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Last active Apr 7, 2020
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Computing the number of orbits in a graph, with dreadnaut (nauty), in python
# -*- coding: utf-8 -*-
Wrapper around dreadnaut that computes the orbits of a graph.
NOTE: Must have installed `dreandaut`. The location of the binary can be passed
as an argument to `compute_automorphisms`.
Author: Jean-Gabriel Young <>
import subprocess
import networkx as nx
from os import remove
def _build_dreadnaut_file(g):
"""Prepare file to pass to dreadnaut.
Assumes that the nodes are represented by the 0 indexed integers.
# dreadnaut options
file_content = ["As"] # sparse mode
file_content.append("-a") # do not print out automorphisms
file_content.append("-m") # do not print out level markers
# specify graph structure
file_content.append("n=" + str(g.number_of_nodes()) + " g")
for v in g.nodes():
line = " " + str(v) + " : "
for nb in g.neighbors(v):
if v < nb:
line += str(nb) + " "
line += ";"
# add nauty command
return file_content
def compute_automorphisms(g, tmp_path="/tmp/dreadnaut.txt", dreadnaut_call="dreadnaut"):
# get dreadnaut command file
file_content = _build_dreadnaut_file(g)
# write to tmp_path
with open(tmp_path, 'w') as f:
print("\n".join(file_content), file=f)
# call dreadnaut
proc =[dreadnaut_call],
input=b"< " + tmp_path.encode(),
[info, _, orbits] = proc.stdout.decode().strip().split("\n", 2)
# ~~~~~~~~~~~~~~
# Extract high level info from captured output
# ~~~~~~~~~~~~~~
num_orbits = int(info.split(" ")[0])
num_gen = int(info.split(" ")[3])
# ~~~~~~~~~~~~~~
# Extract orbits
# ~~~~~~~~~~~~~~
# This big list comprehension splits all orbits into their own sublist, and
# each of these orbits into individual components (as string).
# There is still some post-processing to do since some of them are in the
# compact notation X:X+n when the n+1 nodes of the orbits are contiguous.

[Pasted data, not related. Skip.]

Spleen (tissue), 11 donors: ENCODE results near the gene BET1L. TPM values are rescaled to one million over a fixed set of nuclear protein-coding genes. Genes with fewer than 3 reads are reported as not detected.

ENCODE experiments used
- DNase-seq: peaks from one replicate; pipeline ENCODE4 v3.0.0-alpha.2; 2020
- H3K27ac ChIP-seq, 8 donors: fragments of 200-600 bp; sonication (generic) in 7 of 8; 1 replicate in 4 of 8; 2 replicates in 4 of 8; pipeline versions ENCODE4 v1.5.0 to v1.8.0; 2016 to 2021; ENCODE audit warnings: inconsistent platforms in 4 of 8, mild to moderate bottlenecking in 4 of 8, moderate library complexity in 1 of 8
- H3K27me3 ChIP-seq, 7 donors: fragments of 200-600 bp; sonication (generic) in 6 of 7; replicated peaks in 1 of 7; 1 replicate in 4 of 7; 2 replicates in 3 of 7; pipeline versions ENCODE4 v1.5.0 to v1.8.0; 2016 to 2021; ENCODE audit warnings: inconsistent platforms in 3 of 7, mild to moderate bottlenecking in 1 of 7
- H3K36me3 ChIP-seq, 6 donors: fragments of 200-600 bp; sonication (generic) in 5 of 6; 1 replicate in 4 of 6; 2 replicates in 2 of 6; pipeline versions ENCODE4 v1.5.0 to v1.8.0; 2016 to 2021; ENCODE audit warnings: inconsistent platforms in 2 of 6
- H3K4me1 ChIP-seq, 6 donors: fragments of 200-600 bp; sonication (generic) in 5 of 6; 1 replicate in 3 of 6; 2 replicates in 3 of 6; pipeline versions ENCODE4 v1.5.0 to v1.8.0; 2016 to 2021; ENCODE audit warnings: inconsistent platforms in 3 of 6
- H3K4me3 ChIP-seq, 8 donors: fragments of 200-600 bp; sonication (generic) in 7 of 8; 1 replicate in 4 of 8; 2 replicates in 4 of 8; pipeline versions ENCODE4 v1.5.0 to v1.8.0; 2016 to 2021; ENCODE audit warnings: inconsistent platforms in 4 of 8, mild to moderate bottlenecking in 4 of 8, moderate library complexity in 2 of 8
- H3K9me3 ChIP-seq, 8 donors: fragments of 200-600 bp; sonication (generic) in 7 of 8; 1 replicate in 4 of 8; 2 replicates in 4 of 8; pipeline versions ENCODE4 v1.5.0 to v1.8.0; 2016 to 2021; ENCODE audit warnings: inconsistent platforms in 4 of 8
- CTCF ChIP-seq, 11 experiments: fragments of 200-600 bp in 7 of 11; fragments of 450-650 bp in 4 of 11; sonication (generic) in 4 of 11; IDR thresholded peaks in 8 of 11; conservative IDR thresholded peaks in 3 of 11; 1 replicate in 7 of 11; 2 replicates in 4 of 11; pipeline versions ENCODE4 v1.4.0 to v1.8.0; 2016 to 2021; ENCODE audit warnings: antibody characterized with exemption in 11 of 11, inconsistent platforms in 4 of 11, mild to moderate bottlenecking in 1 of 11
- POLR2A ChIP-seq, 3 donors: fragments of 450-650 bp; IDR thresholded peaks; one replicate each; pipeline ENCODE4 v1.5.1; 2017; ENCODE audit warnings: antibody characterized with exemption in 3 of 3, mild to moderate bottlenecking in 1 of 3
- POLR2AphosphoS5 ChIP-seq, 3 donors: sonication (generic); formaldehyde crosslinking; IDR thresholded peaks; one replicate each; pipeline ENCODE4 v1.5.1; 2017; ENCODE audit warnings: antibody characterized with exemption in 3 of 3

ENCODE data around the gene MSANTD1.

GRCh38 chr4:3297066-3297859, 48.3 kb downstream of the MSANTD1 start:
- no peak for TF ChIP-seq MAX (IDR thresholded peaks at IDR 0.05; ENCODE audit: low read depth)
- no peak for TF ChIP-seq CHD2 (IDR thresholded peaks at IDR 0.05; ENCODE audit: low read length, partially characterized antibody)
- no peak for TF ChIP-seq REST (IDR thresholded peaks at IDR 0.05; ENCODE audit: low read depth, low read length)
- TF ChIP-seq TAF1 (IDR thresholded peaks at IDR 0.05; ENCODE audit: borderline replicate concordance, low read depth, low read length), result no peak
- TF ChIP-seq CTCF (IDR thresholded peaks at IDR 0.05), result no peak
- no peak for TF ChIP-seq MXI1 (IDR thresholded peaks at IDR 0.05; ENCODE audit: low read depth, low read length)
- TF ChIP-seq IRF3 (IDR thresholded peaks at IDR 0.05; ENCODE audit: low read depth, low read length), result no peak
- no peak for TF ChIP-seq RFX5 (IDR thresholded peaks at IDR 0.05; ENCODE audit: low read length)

X = [_.strip().split(" (")[0].split(" ")
for _ in orbits.replace("\n ",'').strip().split(";")[:-1]]
for i, orbit in enumerate(X):
final_orbit = []
for elem in orbit:
if ":" in elem:
_ = elem.split(":")
final_orbit += range(int(_[0]), int(_[1]) + 1)
final_orbit += [int(elem)]
X[i] = final_orbit
# garbage collection
return num_orbits, num_gen, X
if __name__ == '__main__':
import matplotlib.pyplot as plt
# declare networkx graph
g = nx.barbell_graph(5, 2)
# orbits and generators of the graph
num_orbits, num_gen, X = compute_automorphisms(g)
print("Graph:\t\t", "num_orbits=" +str(num_orbits), "num_gen=" +str(num_gen))
# Plot
colors = [None for i in range(g.number_of_nodes())]
for idx, orbit in enumerate(X):
for v in orbit:
colors[v] = idx
nx.draw(g, node_color=colors, linewidths=2, width=2, edge_color='gray', edgecolors='k')

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@jg-you jg-you commented Oct 10, 2018

Output for the above:

Graph:		 num_orbits=3 num_gen=7

The tested graph is the (5,2) barbell shown below:


It is easy to confirm visually that there are indeed 3 orbits.


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@e-wi e-wi commented Apr 7, 2020

Nice program! In line 83 you should insert
g = nx.barbell_graph(5, 2)
as you had in previous versions.


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@jg-you jg-you commented Apr 7, 2020

Hey thanks! You are right, fixed 👍

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